In use, the programmed computer 60 (not shown) receives a signal indicating a pipe is in position and reads the pipe type and bell size from the relay rack 70 as described above. Based on this information, the program causes the positioning tables to place each pair of laser assemblies in the proper radial position to measure wall thickness. The program then issues a command to the robot controller 72 via the relay rack 70 telling the robot 10 the proper program for the pipe under test. The robot then places the measurement assembly 150 in the desired longitudinal position, such that the pipe wall is between each pair of lasers. As described in detail above, the measurement assembly is rotated at a constant velocity by the robot wrist 14, and the program receives a distance reading from each of the four lasers in response to the angular position signal from the wrist encoder 78 via the conditioning board 76. The program stores each distance reading paired with the angular position at which it was taken.

At this point multiple approaches for processing the data can be taken. Given that the fixed distance between the two lasers in each pair is known, it is simple arithmetic to subtract the sum of the distance readings of each laser in the pair at a given angular position from this fixed distance to determine the thickness of the wall of the pipe at the angular position. By repeating this process for all the data points, the wall thickness around the pipe can be determined. Variations in the thickness and the average thickness, and other statistical analyses, can be performed. However, because the center of rotation of the measurement assembly does not necessarily coincide with the center of the pipe, this method does not reveal the cross-sectional shape of the pipe.

Alternatively, a method similar to that described with respect to first embodiment above can be employed. The distance from the center of rotation to each laser is a known quantity. The distance reading of each laser can be added to or subtracted from this known distance, depending on whether the particular laser is on the inside or outside of the pipe wall. The result of this operation gives a radial distance (R) for each point, both on the inside and outside of the pipe, at each angular position (Θ). Assuming (as in a preferred embodiment) the distance readings for each pair of lasers are captured simultaneously, the difference between the radial distances at a particular angular position is the thickness of the pipe at that point.

If greater precision is required, the radial distance and angular position may be paired into polar coordinates, which are then converted to Cartesian coordinates. Two sets of data points, one for the inner surface and one for the outer surface, are maintained. LaGrangian interpolation may be used to supply additional points. Hence, both the inner and outer surface of the pipe are mapped onto a Cartesian plane. The distances between a point in the inner set and the points of the outer set are calculated. The shortest distance lying between two points indicates that those two points are radially aligned, which therefore represents the wall thickness between those points. Also, the inner and outer diameters, and shape of the pipe, may be determined as described with respect to the first embodiment.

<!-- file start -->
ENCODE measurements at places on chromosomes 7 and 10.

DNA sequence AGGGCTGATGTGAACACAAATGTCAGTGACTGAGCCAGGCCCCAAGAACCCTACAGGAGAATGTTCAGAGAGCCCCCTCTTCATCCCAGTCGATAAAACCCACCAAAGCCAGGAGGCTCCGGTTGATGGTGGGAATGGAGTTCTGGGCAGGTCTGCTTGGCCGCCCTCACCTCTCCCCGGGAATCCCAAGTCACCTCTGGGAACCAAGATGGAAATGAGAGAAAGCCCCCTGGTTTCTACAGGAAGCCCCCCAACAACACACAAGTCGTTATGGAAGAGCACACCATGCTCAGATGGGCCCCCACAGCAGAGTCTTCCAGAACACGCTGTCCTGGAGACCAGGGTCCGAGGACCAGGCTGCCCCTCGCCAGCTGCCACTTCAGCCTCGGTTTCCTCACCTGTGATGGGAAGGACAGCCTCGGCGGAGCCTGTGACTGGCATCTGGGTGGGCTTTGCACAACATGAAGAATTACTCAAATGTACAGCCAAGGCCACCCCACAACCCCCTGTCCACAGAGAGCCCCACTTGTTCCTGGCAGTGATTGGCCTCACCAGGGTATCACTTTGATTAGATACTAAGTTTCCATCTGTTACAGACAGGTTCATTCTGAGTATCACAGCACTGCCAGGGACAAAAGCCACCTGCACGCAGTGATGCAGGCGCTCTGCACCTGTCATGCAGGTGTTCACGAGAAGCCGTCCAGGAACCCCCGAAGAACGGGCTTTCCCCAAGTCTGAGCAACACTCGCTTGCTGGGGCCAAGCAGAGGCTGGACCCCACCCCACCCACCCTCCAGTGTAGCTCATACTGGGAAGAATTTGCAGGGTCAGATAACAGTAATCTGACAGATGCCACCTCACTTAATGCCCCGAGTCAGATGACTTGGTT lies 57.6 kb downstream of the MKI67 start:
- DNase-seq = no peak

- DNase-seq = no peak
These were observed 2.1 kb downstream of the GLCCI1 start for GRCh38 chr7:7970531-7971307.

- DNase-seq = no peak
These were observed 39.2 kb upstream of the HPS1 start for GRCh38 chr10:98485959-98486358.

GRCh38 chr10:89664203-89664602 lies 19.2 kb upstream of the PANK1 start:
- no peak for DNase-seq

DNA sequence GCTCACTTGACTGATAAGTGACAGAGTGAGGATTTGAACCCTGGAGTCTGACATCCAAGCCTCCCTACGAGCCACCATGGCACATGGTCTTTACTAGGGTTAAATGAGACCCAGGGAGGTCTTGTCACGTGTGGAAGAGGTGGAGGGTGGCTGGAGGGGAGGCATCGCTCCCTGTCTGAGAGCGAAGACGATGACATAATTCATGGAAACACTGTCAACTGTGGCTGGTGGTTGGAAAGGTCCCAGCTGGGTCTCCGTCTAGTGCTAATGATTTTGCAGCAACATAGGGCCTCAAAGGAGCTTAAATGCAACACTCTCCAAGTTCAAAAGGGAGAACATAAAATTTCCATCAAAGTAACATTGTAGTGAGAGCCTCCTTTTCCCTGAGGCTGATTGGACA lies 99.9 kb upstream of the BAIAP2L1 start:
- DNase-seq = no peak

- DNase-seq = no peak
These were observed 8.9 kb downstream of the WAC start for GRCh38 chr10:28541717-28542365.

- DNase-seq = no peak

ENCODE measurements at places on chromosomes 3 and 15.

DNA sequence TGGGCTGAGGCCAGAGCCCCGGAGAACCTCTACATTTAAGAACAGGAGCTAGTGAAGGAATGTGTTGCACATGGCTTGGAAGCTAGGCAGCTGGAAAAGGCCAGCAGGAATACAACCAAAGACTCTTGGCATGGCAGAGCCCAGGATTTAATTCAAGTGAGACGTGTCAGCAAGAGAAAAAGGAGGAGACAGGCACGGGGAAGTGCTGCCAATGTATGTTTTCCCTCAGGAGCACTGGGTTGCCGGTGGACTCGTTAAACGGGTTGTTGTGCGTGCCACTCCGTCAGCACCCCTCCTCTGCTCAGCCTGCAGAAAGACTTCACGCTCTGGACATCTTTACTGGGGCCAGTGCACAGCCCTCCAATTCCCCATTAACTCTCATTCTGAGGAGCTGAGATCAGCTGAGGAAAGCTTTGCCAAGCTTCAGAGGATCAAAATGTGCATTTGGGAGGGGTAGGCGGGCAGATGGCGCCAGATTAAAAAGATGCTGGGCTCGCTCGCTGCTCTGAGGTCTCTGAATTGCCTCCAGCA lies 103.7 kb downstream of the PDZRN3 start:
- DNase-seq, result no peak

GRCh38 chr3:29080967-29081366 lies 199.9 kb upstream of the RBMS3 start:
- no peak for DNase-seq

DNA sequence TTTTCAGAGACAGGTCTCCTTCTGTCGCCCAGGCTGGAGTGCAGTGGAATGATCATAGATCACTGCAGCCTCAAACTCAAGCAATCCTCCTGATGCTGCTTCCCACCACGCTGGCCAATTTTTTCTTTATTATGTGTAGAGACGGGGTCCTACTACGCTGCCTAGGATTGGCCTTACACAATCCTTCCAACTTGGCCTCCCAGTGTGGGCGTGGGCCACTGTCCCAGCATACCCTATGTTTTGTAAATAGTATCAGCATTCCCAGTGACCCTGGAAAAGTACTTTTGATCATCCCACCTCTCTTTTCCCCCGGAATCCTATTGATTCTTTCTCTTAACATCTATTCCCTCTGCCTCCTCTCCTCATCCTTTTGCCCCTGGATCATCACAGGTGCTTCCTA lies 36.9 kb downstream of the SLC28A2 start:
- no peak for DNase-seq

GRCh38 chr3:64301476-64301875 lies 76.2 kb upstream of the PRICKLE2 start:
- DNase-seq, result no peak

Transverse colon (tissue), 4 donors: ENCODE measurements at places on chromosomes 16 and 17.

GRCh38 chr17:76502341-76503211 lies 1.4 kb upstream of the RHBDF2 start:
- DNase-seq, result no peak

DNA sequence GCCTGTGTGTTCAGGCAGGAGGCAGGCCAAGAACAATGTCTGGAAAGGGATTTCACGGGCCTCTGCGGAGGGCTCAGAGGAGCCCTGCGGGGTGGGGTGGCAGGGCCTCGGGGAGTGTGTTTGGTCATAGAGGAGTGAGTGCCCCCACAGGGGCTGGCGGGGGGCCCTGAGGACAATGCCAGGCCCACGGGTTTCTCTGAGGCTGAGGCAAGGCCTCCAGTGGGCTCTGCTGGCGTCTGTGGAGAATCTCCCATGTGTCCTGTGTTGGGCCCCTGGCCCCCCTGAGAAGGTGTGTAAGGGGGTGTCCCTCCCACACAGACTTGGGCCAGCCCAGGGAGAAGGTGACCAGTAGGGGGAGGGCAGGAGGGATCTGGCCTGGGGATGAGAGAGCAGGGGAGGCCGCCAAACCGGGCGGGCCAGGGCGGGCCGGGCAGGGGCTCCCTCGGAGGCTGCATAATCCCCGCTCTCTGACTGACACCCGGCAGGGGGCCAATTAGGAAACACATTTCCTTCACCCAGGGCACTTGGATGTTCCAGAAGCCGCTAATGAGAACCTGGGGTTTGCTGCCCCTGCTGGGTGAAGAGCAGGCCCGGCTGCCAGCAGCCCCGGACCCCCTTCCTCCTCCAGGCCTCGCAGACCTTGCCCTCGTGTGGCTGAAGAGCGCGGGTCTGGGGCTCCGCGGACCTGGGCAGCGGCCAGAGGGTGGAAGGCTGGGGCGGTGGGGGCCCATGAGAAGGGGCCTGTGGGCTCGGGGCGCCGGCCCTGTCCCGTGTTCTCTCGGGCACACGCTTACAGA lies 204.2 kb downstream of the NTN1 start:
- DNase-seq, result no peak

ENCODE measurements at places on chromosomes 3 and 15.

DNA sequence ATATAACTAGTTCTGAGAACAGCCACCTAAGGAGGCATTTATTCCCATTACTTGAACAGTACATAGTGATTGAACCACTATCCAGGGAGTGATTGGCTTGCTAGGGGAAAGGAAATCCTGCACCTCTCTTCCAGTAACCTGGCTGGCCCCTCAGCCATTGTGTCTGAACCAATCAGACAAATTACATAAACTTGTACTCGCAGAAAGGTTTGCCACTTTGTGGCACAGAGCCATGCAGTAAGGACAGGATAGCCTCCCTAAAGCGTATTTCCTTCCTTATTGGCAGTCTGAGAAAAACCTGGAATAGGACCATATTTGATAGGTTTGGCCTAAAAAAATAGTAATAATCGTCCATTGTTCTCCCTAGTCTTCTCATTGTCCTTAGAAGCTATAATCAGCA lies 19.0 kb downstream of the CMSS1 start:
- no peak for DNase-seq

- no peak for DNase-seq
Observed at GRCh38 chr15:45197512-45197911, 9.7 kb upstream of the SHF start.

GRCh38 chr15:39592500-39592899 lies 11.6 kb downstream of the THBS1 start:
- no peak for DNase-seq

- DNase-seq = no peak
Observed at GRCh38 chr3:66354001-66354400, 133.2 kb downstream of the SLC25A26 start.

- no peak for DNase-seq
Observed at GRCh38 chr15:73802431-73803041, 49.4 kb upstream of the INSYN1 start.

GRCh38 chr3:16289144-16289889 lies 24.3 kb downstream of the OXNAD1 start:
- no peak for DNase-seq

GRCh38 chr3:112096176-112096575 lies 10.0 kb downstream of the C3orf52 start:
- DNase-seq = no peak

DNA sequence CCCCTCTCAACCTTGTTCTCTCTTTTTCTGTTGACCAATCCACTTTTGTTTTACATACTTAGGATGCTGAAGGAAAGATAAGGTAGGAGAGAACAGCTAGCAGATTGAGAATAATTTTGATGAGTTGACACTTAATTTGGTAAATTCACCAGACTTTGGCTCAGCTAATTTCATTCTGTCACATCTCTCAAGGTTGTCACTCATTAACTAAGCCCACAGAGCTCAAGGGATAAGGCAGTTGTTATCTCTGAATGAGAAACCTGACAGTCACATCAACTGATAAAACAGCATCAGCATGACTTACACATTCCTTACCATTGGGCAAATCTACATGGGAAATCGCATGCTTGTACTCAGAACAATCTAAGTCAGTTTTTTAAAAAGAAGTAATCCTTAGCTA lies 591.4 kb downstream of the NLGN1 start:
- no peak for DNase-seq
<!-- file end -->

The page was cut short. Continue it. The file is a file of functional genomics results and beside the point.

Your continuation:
Although the present invention has been described in considerable detail with reference to certain preferred embodiments thereof, other embodiments are possible. The foregoing description is therefore considered in all respects to be illustrative and not restrictive. For example, one could substitute a human-operated mechanical arm and rotary joint for the robot described, or use computer hardware to acquire and analyze the data Pipe, and the process of manufacturing it, has been used throughout as the exemplary work piece and environment for the present invention. However, it should be understood that the apparatus and methods disclosed herein apply equally to other cylindrical objects and their manufacture. Upon reading the foregoing disclosure, this and other variations would be apparent to those skilled in the art. Therefore, the present invention should be defined with reference to the appended claims and their equivalents, and the spirit and scope of the claims should not be limited to the description of the preferred embodiments contained herein.

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Classifications
U.S. Classification33/542, 33/555.1, 33/DIG.21
International ClassificationG01B11/08, G01B11/12
Cooperative ClassificationY10S33/21, G01B11/12, G01B11/08
European ClassificationG01B11/08, G01B11/12
Legal Events
DateCodeEventDescription
Jul 16, 2001ASAssignment